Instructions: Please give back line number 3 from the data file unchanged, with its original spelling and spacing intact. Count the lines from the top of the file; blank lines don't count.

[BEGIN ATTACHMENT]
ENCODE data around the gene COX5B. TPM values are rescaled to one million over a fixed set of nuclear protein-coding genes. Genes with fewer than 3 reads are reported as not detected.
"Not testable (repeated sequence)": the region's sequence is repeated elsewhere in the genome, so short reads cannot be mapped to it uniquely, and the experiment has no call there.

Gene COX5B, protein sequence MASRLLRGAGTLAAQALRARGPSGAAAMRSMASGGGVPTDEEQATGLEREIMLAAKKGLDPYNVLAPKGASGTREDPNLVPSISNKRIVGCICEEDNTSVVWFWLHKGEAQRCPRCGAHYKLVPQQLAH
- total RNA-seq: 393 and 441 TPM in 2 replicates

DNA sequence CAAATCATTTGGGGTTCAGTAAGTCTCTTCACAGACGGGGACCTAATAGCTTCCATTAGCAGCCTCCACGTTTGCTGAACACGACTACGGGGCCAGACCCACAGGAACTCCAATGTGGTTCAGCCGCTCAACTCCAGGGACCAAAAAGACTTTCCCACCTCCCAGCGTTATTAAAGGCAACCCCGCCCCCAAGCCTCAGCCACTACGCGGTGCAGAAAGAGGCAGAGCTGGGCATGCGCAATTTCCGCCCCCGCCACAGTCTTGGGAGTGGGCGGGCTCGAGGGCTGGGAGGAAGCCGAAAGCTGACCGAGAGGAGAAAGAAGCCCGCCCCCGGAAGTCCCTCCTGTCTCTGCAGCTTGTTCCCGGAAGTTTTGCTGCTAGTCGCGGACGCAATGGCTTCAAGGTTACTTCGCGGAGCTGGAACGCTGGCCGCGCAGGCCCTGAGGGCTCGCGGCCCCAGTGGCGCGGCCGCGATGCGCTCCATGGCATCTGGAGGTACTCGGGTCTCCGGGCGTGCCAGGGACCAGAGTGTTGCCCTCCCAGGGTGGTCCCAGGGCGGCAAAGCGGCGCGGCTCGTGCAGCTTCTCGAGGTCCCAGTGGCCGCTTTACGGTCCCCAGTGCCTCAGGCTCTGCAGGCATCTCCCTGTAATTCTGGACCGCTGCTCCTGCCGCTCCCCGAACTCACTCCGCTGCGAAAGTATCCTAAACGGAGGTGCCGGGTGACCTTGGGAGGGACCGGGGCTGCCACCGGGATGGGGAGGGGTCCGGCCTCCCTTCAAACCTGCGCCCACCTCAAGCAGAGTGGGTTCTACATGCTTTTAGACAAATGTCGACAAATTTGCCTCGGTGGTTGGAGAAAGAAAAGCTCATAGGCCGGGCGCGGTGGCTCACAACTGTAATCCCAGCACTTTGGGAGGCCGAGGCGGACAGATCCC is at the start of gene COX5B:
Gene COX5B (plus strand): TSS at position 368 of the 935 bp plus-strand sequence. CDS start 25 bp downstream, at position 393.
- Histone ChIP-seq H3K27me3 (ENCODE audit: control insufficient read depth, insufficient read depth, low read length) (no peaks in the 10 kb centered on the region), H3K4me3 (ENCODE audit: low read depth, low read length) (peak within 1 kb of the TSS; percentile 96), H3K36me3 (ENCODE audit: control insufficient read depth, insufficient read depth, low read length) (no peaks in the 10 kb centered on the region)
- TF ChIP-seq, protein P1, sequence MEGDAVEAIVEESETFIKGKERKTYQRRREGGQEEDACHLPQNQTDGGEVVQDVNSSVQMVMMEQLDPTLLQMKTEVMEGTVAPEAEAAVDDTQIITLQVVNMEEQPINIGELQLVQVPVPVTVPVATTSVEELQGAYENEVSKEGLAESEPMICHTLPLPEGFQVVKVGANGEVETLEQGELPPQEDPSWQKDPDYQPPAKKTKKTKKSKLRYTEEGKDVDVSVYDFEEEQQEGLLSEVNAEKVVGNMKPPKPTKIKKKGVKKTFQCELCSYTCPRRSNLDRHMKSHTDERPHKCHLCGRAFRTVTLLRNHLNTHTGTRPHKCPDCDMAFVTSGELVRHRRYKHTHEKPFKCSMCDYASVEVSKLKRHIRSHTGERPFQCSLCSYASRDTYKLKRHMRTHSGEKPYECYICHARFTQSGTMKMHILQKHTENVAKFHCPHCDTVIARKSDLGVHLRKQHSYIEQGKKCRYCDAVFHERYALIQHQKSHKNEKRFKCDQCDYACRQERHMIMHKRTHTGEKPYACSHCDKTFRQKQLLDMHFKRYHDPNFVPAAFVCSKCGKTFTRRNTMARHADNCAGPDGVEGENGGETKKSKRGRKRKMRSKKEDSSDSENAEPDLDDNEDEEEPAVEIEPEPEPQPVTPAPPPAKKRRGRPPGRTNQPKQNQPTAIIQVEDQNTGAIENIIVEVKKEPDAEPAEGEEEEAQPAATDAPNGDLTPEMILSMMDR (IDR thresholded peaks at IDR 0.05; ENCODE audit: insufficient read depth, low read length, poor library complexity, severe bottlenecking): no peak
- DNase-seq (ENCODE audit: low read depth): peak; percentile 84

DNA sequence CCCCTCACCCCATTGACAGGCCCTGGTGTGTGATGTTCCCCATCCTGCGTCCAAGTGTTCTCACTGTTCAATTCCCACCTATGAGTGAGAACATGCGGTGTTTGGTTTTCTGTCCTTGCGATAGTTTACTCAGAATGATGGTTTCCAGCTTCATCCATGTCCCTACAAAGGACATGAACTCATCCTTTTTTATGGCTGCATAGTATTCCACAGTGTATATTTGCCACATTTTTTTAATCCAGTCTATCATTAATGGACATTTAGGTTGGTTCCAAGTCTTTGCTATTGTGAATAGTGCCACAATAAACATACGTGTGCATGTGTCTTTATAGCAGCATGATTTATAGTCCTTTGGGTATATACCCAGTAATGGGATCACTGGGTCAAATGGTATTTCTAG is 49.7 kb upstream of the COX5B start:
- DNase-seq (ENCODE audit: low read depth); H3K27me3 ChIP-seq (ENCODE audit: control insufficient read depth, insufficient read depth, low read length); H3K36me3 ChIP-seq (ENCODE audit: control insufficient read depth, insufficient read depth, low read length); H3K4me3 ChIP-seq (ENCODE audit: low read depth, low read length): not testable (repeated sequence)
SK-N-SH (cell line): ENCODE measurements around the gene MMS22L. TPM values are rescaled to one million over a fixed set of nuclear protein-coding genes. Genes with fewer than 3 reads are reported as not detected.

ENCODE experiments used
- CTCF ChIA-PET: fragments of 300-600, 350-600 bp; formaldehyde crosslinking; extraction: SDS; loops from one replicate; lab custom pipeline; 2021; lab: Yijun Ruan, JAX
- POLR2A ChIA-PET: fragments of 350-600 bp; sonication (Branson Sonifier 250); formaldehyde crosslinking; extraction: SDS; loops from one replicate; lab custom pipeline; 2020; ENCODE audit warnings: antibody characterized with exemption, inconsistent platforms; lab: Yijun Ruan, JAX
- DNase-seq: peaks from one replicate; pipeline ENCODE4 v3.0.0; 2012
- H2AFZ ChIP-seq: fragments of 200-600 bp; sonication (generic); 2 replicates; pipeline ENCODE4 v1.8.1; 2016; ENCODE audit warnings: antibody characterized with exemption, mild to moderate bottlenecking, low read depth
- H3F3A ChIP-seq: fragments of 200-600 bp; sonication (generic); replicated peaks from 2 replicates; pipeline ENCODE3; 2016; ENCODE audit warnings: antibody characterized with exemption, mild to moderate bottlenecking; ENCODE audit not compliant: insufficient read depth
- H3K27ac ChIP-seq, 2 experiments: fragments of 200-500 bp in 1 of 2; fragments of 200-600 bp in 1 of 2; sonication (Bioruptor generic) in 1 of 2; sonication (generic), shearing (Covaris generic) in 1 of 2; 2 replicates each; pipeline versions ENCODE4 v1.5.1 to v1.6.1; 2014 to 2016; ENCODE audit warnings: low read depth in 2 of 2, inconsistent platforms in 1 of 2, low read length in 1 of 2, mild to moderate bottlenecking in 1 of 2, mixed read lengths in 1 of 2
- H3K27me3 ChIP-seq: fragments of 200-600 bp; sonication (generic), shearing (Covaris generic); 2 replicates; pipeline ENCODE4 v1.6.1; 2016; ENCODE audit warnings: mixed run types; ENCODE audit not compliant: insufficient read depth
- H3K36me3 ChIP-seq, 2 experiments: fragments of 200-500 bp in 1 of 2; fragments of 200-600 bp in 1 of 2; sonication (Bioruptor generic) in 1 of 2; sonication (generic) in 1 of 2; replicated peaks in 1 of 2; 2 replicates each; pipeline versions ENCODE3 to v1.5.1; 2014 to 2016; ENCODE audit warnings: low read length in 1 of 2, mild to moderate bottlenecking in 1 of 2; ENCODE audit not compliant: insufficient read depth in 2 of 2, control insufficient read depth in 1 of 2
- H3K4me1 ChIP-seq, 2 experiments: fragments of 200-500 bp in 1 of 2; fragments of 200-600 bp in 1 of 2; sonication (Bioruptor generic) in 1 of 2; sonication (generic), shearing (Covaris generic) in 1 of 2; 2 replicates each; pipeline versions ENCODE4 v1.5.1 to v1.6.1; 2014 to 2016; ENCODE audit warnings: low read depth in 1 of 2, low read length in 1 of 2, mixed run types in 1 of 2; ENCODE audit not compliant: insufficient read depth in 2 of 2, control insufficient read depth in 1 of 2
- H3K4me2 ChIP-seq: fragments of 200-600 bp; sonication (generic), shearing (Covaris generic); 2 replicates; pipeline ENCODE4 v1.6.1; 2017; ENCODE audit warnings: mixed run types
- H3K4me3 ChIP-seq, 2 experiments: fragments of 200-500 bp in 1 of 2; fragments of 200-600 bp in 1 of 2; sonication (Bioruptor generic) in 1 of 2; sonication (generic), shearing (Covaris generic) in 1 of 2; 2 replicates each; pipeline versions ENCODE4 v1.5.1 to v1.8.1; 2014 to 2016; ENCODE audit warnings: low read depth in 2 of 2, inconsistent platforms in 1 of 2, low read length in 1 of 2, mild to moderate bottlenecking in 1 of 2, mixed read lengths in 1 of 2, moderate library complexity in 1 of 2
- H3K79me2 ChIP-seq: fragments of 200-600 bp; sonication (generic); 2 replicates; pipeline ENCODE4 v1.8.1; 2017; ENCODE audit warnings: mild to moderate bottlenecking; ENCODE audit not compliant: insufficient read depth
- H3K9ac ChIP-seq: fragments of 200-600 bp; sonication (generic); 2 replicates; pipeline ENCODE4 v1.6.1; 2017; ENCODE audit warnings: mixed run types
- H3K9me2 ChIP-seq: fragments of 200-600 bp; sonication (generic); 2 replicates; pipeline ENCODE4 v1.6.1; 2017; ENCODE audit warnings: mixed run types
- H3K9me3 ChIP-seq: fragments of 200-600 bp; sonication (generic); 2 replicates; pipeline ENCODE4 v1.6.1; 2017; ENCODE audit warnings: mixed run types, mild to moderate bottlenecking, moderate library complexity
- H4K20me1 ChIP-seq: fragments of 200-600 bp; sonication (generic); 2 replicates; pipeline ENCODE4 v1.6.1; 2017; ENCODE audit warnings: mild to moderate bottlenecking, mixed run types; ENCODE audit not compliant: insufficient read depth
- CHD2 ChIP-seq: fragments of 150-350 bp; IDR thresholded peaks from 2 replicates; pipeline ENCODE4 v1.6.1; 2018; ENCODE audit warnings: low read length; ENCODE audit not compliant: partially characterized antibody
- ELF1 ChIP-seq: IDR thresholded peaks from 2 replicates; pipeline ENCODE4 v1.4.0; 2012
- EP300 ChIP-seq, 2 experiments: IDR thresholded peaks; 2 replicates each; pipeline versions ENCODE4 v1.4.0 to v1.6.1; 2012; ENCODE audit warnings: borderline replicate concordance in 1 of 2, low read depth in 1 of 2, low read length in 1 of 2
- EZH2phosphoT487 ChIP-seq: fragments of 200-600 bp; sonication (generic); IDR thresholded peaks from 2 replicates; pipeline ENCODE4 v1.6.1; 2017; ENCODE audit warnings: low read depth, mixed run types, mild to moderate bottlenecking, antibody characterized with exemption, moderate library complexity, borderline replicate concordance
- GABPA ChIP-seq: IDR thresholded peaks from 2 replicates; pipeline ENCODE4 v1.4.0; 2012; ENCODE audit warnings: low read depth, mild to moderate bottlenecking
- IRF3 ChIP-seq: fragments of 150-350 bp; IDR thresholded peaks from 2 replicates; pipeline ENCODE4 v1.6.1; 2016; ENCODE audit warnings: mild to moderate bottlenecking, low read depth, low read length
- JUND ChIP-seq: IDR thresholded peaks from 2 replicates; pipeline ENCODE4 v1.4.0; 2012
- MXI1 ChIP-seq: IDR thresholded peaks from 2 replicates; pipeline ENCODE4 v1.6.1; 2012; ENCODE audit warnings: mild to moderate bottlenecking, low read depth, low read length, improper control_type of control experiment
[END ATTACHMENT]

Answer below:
Gene COX5B, protein sequence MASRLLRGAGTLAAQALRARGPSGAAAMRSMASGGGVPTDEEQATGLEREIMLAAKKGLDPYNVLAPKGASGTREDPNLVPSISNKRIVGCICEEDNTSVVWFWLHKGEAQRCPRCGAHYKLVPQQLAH